If that news caught you by surprise, you’re far from the only one. It was not so very long ago that Selig was dragging his heels on the World Baseball Classic, an idea that doesn’t even call into question the purported superiority of Major League Baseball. That he now seems eager to pit MLB’s best against the NPB champs is a huge leap, and one that seems out of character.

But before you start booking travel packages to the Tokyo Dome, allow me to voice some concerns. They’re not about the project in general, since a lot of the ground work that previously would have been problematic has been laid by the WBC, but about whether such an ambitious project will come together in a timely manner.

I’m willing to believe that Selig has seen the international success of the World Baseball Classic, which managed to yield the two highest-rated sports broadcast since 2006 in Japan. Closer to home, domestic ratings in 2009 were up 53 percent over 2006 according to ESPN, which points to a growing desire for international baseball both domestically and abroad, a desire that translates directly into revenue in Selig’s eyes because, whether Landis was right or wrong to ban the international tours, MLB is still baseball’s pinnacle product.

However, some of Selig’s objections to the original WBC will pop back up in these negotiations, most notably the timing element, which is still arguably the biggest issue the tournament faces. As Nate Silver pointed out following the original WBC, pitchers who participated in the WBC tended not to perform as well the subsequent season, and efforts to lengthen spring training in 2009 to give them an appropriate time to prepare resulted in a World Series that extended into November. Since the proposed Global Series is a battle of champions, it can’t begin any earlier than November. With pitchers and catchers reporting to spring training in mid-February to begin the next season, a Global Series can’t start much later. Selig is going to have to sell teams on a series that not only requires a change in the MLB calendar, but also may involve being in Japan during the holiday season. Is it enough to kill the deal? Probably not, but it’s not going to be a quick and easy idea to push through the Major League Baseball Players Association.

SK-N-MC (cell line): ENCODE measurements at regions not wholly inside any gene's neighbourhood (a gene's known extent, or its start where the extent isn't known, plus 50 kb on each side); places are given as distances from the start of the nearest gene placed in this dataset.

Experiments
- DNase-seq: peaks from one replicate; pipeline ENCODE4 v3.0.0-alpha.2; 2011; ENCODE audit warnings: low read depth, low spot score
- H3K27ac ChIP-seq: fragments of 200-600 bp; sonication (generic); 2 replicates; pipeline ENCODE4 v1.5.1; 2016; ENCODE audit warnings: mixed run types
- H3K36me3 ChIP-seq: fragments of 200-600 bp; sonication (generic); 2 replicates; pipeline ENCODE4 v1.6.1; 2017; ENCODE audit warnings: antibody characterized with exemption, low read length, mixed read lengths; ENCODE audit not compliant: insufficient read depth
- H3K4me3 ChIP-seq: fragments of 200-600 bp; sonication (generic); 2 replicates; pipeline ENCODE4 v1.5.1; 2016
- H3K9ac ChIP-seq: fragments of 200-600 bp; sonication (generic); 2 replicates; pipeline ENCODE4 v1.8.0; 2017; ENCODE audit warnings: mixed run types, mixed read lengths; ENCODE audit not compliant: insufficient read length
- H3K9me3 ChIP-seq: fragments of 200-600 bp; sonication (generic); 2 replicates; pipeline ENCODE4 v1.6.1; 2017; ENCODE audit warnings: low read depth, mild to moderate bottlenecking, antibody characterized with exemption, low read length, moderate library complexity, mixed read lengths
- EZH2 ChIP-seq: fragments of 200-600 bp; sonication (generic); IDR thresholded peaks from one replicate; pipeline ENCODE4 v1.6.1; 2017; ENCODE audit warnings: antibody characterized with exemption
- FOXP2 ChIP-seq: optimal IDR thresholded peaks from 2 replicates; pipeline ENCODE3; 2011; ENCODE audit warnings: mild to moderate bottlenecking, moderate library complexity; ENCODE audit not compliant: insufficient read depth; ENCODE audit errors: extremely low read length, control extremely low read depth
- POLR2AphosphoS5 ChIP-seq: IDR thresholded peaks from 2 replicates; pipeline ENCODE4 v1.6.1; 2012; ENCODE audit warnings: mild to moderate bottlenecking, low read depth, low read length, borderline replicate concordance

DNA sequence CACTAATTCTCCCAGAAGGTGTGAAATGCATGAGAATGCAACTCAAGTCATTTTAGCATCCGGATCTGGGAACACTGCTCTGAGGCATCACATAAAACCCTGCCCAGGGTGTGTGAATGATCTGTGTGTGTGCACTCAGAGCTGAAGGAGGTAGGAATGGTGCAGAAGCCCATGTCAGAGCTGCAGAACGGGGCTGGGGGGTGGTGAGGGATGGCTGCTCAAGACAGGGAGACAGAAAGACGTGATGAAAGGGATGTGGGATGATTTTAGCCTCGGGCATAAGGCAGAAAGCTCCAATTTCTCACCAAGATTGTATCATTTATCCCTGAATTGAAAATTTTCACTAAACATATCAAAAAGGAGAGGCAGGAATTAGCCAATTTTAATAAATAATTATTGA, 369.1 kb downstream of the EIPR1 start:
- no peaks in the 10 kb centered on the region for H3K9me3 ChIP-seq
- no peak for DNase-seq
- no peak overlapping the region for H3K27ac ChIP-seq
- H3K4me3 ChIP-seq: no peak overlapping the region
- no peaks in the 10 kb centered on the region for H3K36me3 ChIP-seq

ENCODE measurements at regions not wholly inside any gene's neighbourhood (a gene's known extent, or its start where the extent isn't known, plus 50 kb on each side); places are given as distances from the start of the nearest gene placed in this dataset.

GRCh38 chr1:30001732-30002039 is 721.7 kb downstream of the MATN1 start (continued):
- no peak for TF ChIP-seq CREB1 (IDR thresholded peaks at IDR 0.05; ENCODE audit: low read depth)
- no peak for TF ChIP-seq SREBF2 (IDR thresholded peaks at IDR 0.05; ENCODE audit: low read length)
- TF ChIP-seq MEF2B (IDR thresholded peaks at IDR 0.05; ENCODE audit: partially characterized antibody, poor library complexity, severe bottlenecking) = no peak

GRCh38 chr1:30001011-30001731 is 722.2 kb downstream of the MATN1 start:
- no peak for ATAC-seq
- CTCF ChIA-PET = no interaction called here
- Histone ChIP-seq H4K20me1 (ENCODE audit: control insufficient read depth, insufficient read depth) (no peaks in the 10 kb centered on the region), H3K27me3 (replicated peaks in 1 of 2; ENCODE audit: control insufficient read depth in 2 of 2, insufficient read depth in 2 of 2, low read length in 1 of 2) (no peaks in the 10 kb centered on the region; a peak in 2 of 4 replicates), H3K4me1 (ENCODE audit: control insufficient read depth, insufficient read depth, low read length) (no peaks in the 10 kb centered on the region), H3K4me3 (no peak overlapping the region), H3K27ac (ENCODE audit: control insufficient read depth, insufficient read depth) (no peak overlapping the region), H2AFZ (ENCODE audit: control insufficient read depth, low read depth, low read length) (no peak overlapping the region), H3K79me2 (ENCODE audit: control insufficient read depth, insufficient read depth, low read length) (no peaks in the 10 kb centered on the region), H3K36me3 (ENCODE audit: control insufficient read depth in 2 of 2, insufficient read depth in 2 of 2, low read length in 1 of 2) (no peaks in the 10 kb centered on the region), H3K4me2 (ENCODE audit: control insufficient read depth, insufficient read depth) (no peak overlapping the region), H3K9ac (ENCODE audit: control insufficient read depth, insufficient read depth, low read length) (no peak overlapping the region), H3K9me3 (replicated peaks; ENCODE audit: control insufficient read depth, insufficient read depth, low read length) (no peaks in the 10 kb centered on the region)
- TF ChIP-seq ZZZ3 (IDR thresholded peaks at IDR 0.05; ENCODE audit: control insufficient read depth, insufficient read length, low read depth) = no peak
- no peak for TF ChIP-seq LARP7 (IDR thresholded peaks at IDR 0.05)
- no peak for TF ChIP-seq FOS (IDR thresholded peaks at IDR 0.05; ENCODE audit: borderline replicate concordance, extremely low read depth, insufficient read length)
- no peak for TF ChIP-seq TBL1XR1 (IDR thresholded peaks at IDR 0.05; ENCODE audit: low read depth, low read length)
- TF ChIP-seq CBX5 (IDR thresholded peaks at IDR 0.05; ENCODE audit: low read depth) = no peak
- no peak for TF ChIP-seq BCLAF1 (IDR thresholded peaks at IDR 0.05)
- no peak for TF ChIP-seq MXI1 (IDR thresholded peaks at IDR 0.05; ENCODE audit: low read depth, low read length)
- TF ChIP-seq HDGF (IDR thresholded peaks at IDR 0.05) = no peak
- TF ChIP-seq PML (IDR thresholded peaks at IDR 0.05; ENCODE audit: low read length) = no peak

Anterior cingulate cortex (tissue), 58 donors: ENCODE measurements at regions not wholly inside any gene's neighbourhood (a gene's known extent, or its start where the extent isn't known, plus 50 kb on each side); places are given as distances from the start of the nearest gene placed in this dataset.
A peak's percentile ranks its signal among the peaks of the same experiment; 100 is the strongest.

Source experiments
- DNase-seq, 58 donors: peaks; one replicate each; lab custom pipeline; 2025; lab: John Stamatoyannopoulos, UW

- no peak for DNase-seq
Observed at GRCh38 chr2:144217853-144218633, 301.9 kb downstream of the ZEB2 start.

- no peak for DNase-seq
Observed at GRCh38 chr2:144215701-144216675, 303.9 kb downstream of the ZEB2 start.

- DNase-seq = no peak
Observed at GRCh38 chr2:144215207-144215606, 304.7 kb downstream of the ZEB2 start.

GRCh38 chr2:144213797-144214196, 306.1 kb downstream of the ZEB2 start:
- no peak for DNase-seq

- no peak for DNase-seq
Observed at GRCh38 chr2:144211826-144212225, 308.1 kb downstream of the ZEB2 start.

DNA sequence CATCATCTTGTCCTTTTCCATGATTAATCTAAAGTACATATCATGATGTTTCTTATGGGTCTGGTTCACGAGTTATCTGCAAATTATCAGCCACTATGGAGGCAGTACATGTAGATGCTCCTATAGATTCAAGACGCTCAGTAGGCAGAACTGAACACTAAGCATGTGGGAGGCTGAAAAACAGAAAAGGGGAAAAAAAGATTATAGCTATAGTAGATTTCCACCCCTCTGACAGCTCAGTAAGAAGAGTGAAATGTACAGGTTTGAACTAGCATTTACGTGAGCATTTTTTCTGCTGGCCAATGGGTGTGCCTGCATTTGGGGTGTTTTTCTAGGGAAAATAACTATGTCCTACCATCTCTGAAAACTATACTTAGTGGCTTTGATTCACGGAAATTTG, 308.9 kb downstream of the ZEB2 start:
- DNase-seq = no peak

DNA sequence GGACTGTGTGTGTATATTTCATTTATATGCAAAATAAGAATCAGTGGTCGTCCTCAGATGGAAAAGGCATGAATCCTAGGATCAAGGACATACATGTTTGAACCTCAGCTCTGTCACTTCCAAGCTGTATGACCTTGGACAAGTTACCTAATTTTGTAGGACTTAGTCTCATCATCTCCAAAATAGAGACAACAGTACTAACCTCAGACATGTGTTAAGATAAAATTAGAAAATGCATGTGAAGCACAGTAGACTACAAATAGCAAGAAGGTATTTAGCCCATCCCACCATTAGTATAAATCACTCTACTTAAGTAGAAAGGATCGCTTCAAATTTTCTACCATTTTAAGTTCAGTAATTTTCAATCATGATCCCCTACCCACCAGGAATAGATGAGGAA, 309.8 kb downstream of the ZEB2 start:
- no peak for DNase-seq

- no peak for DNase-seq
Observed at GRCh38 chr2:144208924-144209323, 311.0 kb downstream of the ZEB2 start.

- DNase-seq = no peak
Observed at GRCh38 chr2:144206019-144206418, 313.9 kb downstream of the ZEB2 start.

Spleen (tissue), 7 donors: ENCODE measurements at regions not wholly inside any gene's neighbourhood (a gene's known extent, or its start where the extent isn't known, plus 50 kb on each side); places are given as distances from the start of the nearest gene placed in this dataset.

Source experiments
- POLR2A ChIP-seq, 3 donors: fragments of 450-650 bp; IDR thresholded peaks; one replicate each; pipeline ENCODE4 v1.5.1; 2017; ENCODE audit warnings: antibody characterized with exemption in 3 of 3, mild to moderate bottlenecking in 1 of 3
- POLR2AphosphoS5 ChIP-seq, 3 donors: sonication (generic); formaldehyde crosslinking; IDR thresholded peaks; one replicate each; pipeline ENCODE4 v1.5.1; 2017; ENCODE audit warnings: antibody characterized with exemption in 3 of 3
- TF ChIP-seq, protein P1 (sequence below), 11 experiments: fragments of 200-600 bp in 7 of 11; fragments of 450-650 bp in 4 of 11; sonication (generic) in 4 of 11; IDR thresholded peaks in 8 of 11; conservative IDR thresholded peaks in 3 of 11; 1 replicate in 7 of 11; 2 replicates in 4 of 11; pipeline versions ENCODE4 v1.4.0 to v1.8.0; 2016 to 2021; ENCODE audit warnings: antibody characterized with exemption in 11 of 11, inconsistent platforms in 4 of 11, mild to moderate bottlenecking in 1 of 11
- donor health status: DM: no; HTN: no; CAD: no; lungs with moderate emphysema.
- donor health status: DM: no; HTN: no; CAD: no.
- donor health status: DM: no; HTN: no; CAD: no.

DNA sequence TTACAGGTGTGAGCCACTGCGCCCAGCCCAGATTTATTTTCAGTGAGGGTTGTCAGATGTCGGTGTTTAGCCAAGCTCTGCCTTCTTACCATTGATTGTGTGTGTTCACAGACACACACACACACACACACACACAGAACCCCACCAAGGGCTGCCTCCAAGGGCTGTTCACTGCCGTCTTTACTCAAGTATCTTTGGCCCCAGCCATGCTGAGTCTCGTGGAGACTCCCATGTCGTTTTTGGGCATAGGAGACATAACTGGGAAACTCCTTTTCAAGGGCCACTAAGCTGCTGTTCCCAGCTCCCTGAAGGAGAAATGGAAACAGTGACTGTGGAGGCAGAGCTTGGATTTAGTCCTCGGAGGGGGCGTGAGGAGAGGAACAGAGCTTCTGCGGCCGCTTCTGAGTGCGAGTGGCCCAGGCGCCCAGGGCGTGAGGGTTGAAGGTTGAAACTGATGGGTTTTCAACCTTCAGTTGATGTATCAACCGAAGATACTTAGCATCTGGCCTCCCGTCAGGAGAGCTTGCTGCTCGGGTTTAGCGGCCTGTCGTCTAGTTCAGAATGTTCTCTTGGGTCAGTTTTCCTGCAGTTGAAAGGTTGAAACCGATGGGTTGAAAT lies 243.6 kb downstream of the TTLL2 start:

NPB’s season runs loosely parallel to MLB’s, making the Global Series possible, but creating a few issues in terms of location as it relates to the time of year. Assuming teams wish to take a few days off between their victory parades and gearing up for an international throwdown, the Series almost certainly wouldn’t start until November, and while that’s not a huge deal if the Marlins or Padres are the American participant, there are many places in this nation that are cold and snowy that time of year. If New York, Boston, Minneapolis, or Chicago were to host half the games, a snowout contingency and a plan for cold would have to be in place, as well as an agreement on what too cold to play really is. The maritime climate of most of Japan means November is warm enough to play, but fairly rainy in places like Hiroshima. If the games are held in the Tokyo Dome, it becomes a non-issue.